Analysis

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Kenya’s nervous condition and the war against Al-Shabaab

Al-Shabaab

Al-Shabaab (Photo credit: Wikipedia)

Written by George Ogola (1)

Walking into any of Nairobi’s shopping malls, hotels and supermarkets today, one is now frisked by anxious security guards with metal detectors. The city appears trapped in a suspended sense of foreboding about a big unknown. It is a city very much on edge. Kenya’s war against Al-Shabaab in Somalia passed its 100th day in January 2012, but very few know when or how it will end. The port city of Kismayu, a main target for the Kenya Defence Force (KDF), remains in Al-Shabaab’s hands. The growing sense of uncertainly over the war, coupled with militant rhetoric by Al-Shabaab about retributive action within Kenya’s territory, is increasingly unsettling nerves in the country. Many are now resigned to the fact that this is a war that will not be won militarily.

Kenya’s military intervention came following the kidnapping of a number of aid workers and foreign nationals within its territory by suspected Al-Shabaab militants in 2011. The military intervention was, however, unusual. Kenya has generally avoided open military confrontation with its neighbours despite the fact that a number of these nations have been characterised by political instability since the 1970s having a significant political, social and economic impact on Kenya. For instance, the country hosts the Dadaab refugee camp, considered the largest refugee camp in the world.(2) The camp has nearly half a million refugees, mainly of Somali origin who have escaped hunger as well as lawlessness and clan wars in their country. Other camps in the country have previously hosted refugees mainly from South Sudan.

 

Somalia's states, regions and districts

Somalia’s states, regions and districts (Photo credit: Wikipedia)

This paper assesses the implications of Kenya’s involvement in the war against Al-Shabaab. It argues that while the Kenyan Government wanted to make an unambiguous statement of intent about the seriousness of the country’s commitment to protecting its borders, it did not foresee the war evolving into a broader international ideological conflict. The involvement of international jihadists in the conflict has raised the stakes in the war. Kenya must now fight a military and an ideological war. It must also fight Al-Shabaab not only outside the country but within it; a challenging prospect with no end in sight.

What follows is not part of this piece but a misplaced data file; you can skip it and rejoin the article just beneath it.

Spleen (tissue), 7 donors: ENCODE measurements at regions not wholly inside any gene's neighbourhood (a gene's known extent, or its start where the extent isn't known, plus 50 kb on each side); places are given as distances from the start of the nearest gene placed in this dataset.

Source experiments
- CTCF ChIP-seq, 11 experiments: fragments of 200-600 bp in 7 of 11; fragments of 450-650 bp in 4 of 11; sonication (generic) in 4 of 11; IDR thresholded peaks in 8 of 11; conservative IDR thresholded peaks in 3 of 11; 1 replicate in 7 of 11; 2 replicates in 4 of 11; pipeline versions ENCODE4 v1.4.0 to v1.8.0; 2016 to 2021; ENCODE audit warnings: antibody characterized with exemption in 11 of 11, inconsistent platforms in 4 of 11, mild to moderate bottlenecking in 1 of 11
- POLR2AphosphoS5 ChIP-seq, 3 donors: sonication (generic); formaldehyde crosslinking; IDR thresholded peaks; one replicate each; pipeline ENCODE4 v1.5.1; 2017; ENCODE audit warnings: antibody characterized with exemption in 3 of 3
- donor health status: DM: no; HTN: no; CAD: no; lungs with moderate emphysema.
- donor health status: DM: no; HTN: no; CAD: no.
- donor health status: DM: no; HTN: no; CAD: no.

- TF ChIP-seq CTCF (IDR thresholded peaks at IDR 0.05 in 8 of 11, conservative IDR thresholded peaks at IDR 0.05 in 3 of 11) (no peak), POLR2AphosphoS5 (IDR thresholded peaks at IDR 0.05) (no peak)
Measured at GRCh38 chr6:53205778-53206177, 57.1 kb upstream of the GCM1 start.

‘Statelessness’ in Somalia and the politics of oil in northern Kenya

The continued situation of ‘statelessness’ in Somalia and the increasing militarisation of clanist and religious militia in the country have raised the stakes regarding the Somalia problem. There are fears that the country has become an incubator for international jihadists, which has forced the hand of the United States (US) to intervene, albeit indirectly. The US has offered support for the war in the form of military training and equipment to Kenyan forces. They have also been involved in drone attacks against Al-Shabaab in Somalia.(3) This intervention has had two effects. One, it has animated fundamentalist rhetoric against the ‘invaders’, seen to include the African Union’s (AU) interventionist force, the Africa Union Mission in Somalia (AMISOM), meant to support the Transitional Federal Government (TFG). Two, the countries involved in protecting the TFG, which include Uganda, Burundi and Ethiopia, have also received substantial military support from the US, which has raised regional anxieties.

The latter point, although less talked about, is likely to be the subject of future debate as it is silently reshaping the geopolitics of the region. The countries involved in AMISON have now significantly increased their military spending prompting talk of an arms race in the region. Indeed, according to the Stockholm International Peace Research Institute (Sipri), in 2012 Uganda’s military budget for the first time surpassed Kenya’s despite the fact that the former has a much smaller economy. The country is said to have spent US$ 1.02 billion while Kenya spent US$ 735 million on military hardware in 2012.(4) If this trend continues, it will no doubt encourage a regional arms race as Kenya’s involvement in Somalia now all but legitimises increased military spending.

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The New Islamists

How the most extreme adherents of radical Islam are getting with the times.

BY OLIVIER ROY | APRIL 16, 2012

The following is an excerpt from the book The Islamists Are Coming: Who They Really Are,  which will be released on April 18 by the U.S. Institute of Peace and the Woodrow Wilson International Center for Scholars.

The longstanding debate over whether Islam and democracy can coexist has reached a stunning turning point. Since the Arab uprisings began in late 2010, political Islam and democracy have become increasingly interdependent. The debate over whether they are compatible is now virtually obsolete. Neither can now survive without the other.